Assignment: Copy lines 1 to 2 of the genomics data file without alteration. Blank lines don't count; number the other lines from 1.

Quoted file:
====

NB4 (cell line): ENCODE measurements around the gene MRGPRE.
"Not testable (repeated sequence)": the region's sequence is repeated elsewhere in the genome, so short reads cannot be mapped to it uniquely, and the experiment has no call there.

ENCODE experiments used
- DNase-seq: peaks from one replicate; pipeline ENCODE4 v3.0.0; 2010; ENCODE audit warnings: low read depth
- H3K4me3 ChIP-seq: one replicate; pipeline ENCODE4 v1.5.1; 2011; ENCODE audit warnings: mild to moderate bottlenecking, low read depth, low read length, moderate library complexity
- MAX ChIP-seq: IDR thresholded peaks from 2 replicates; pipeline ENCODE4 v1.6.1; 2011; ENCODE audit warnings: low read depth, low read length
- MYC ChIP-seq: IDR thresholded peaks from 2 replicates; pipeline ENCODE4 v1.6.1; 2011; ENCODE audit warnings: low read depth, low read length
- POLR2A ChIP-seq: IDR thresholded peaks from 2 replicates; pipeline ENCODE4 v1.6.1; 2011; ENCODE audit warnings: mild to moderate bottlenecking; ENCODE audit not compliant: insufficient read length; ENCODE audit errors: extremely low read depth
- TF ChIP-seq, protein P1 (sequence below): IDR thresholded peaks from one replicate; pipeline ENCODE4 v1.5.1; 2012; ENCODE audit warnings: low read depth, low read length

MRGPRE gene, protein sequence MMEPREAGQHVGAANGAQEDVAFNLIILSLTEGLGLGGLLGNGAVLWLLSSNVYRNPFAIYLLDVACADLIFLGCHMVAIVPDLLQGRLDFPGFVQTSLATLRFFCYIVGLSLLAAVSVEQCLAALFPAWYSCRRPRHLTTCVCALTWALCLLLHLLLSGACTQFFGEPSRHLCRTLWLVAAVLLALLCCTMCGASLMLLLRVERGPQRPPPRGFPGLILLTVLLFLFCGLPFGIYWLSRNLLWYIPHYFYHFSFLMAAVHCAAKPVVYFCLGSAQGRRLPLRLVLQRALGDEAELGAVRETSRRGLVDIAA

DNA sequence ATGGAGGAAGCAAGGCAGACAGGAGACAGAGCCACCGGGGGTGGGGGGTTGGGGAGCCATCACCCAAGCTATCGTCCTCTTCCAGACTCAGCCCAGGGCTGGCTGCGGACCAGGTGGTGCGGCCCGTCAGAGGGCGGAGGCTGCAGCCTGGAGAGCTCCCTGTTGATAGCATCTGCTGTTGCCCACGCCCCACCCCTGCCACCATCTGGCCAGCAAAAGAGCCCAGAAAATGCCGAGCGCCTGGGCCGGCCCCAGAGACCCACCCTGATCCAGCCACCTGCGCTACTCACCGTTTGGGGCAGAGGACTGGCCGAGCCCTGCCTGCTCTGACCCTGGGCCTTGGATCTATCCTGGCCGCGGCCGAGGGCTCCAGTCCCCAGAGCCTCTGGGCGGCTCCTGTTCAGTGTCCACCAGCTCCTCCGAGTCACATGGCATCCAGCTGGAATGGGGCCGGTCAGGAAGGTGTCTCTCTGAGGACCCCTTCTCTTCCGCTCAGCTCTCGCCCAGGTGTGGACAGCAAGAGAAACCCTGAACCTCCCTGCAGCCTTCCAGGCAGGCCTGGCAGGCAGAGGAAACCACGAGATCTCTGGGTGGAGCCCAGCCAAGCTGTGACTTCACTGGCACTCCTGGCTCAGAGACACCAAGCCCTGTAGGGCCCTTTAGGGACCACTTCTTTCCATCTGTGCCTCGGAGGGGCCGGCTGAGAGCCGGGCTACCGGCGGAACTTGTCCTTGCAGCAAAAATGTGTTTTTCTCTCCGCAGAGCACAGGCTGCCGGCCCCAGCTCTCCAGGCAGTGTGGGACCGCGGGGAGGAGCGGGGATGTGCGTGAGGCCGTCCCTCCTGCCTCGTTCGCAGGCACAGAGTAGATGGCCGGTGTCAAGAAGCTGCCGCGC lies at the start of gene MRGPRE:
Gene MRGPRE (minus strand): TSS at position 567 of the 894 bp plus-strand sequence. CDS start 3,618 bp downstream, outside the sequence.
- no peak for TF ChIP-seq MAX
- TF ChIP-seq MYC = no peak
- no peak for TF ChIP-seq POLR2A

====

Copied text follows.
NB4 (cell line): ENCODE measurements around the gene MRGPRE.
"Not testable (repeated sequence)": the region's sequence is repeated elsewhere in the genome, so short reads cannot be mapped to it uniquely, and the experiment has no call there.